“We watched this tree grow – I’m going to go out on a limb and say it is probably about 40-years-old,” he said. 


Tony and Heather Sampson stand before the giant white spruce they donated from their Richmond County land to the province so it can be sent to Boston as part of Nova Scotia’s annual thank-you to the New England city for the assistance it provided in the aftermath of the 1917 Halifax explosion. - David Jala
Tony and Heather Sampson stand before the giant white spruce they donated from their Richmond County land to the province so it can be sent to Boston as part of Nova Scotia’s annual thank-you to the New England city for the assistance it provided in the aftermath of the 1917 Halifax explosion. - David Jala

He wasn’t far off. Once the tree was felled, Nova Scotia forestry workers counted the rings and determined it was 43 years old. 

About three-dozen people attended the chopping down ceremony, including provincial Lands and Forestry Minister Derek Mombourquette, who said this year’s tree is dedicated to the frontline workers who have been battling COVID-10 for the past eight months. 



“This is a longstanding tradition and it’s just great to see the generosity of Cape Breton come through once again,” said Mombourquette, who was joined at the small ceremony by Cape Breton Canso MP Mike Kelloway and former MP Rodger Cuzner, who Prime Minister Justin Trudeau recently appointed as Canada’s consul general to Boston.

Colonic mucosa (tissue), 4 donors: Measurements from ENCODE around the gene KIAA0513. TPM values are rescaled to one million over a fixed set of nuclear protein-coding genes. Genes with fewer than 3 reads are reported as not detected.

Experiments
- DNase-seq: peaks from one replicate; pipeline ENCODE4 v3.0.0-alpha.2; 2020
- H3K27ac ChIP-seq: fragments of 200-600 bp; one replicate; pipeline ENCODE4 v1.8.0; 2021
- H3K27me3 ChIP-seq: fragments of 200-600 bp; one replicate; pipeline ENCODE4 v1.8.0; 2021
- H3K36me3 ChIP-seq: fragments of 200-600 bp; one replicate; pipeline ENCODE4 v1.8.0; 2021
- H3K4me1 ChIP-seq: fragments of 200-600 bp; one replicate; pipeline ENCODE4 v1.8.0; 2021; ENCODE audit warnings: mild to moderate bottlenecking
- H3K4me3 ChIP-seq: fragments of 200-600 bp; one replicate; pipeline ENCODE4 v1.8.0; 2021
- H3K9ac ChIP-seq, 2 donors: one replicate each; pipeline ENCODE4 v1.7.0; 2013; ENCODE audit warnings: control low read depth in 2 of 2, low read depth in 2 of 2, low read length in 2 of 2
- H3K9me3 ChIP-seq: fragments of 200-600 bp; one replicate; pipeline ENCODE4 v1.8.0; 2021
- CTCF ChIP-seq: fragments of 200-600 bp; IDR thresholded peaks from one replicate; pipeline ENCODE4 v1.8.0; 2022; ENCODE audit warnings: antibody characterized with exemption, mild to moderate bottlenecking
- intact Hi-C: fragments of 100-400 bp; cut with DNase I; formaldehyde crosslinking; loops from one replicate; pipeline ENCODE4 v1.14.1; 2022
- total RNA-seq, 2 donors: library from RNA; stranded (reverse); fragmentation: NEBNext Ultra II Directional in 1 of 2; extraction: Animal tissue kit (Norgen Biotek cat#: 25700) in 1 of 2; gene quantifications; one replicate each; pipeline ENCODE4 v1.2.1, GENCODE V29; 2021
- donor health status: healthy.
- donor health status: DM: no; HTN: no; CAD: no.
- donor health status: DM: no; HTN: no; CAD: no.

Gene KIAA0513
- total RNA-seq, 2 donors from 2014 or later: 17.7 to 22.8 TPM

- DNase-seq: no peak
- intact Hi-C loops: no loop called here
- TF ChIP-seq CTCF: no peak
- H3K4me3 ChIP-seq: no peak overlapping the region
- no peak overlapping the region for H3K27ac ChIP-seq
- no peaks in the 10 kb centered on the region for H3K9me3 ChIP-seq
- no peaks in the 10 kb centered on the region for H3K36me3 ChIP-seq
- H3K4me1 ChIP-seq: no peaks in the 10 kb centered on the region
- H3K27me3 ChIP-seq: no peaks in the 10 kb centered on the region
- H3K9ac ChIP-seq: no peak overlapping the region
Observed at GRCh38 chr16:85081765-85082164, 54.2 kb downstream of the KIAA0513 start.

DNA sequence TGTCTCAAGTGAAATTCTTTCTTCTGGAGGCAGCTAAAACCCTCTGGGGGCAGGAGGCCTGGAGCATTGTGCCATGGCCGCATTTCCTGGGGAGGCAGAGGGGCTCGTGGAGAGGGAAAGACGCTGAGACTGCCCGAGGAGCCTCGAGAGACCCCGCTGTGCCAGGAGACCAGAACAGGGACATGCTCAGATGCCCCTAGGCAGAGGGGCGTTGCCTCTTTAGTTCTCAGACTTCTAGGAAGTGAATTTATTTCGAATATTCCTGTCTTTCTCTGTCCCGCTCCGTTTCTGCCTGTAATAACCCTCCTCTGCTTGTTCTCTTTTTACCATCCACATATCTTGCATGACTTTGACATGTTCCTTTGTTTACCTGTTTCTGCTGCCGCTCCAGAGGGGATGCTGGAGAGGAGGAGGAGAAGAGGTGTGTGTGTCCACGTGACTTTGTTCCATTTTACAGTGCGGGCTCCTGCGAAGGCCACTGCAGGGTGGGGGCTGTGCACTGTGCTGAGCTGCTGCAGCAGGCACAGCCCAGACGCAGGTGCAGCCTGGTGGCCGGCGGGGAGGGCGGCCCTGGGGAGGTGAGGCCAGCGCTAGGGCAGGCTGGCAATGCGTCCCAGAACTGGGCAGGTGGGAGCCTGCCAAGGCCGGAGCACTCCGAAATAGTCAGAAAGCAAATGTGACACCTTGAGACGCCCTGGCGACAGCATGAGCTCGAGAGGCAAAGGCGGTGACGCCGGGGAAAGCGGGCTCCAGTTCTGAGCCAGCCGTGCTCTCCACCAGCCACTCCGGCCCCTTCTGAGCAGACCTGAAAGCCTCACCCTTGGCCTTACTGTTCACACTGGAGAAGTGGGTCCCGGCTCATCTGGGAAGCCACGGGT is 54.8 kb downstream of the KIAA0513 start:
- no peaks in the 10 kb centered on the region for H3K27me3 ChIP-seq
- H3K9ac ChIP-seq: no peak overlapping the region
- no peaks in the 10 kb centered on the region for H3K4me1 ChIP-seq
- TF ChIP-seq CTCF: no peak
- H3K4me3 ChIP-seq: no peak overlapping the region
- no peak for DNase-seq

The felling of the tree didn’t take very long. It was professionally carried out by Waddie Long, who is a forestry program instructor at Nova Scotia Community College’s Port Hawkesbury campus.  

He was assisted by a group of his students. One was Pictou County’s Allie Sutherland. 

“I’ve always been interested in the outdoors and I don’t really want to be stuck in an office, so this program sounded really good,” said Sutherland, who along with her classmates cut and collected bundles of tree boughs to serve as a cushion for the big tree on its journey to New England. 

“Today has been awesome. It’s been a tremendous experience and it’s a big deal so I’m excited to be involved.” 


Nova Scotia Community College forestry student Allie Sutherland stands in front of the bottom of the giant white spruce that was chopped down Thursday in a remote corner of Richmond County. Sutherland and her classmates were on hand along with instructor Waddie Long who wielded the chainsaw that felled the mighty tree. - David Jala
Nova Scotia Community College forestry student Allie Sutherland stands in front of the bottom of the giant white spruce that was chopped down Thursday in a remote corner of Richmond County. Sutherland and her classmates were on hand along with instructor Waddie Long who wielded the chainsaw that felled the mighty tree. - David Jala

Once the tree was finally felled, workers used a crane to lift it onto a flatbed truck which was tasked with transporting it to Halifax. From there it will be moved by ship to Portland, Maine, where it will be picked up and trucked to Boston. The large tree will be accompanied by six smaller trees donated by Green Hills Farm in Albert Bridge. 

The lighting of the big tree is scheduled for Dec. 3 and will be televised live on WCVB-TV. 

- David Jala is a reporter with the Cape Breton Post in Sydney. You can follow him on Twitter @CBPost_David.